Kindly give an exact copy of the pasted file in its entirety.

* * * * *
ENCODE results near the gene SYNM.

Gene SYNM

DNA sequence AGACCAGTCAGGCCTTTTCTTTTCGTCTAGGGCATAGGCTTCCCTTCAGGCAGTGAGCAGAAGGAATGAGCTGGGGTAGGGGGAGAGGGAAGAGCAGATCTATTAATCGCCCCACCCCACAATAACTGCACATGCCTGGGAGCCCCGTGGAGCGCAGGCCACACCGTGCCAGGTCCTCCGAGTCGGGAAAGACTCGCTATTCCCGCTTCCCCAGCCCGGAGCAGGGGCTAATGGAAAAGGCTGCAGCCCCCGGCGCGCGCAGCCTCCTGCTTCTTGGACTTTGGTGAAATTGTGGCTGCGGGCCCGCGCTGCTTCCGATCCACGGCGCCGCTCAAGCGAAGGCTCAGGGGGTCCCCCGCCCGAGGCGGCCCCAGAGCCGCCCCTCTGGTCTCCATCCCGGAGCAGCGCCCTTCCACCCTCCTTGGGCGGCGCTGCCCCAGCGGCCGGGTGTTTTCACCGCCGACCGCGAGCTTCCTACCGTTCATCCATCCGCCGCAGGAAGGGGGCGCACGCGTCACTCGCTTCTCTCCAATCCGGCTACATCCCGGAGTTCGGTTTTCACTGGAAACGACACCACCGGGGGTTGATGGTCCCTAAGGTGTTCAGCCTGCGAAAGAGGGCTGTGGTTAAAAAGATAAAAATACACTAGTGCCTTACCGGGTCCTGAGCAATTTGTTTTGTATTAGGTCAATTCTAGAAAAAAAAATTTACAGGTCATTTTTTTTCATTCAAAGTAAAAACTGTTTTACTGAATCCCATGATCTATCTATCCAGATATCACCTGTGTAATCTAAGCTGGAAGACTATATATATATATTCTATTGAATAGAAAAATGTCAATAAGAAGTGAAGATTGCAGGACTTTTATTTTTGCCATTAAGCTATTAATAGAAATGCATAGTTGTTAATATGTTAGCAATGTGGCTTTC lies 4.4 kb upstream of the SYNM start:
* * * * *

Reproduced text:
ENCODE results near the gene SYNM.

Gene SYNM

DNA sequence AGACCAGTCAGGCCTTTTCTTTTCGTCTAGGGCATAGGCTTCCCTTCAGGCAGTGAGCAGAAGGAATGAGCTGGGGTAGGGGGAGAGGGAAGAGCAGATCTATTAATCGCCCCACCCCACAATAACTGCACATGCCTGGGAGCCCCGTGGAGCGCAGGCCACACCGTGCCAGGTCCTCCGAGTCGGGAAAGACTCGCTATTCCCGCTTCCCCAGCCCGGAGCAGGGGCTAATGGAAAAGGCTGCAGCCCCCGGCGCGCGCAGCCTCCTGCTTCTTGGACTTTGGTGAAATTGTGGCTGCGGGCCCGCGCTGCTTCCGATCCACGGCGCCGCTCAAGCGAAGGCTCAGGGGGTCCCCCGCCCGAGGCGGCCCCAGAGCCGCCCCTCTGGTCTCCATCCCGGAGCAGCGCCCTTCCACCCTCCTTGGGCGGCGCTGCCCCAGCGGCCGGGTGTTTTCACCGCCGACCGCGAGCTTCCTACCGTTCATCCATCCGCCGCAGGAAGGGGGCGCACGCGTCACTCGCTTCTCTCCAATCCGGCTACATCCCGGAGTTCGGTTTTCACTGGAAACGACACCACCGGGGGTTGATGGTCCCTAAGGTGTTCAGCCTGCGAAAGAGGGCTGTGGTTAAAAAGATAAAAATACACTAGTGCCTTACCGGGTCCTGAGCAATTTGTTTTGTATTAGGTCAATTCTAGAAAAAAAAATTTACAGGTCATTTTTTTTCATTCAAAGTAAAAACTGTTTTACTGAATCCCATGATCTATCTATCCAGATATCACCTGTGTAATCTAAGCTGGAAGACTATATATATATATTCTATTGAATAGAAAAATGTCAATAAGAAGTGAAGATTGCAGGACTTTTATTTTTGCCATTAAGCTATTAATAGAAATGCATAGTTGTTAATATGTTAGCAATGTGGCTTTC lies 4.4 kb upstream of the SYNM start: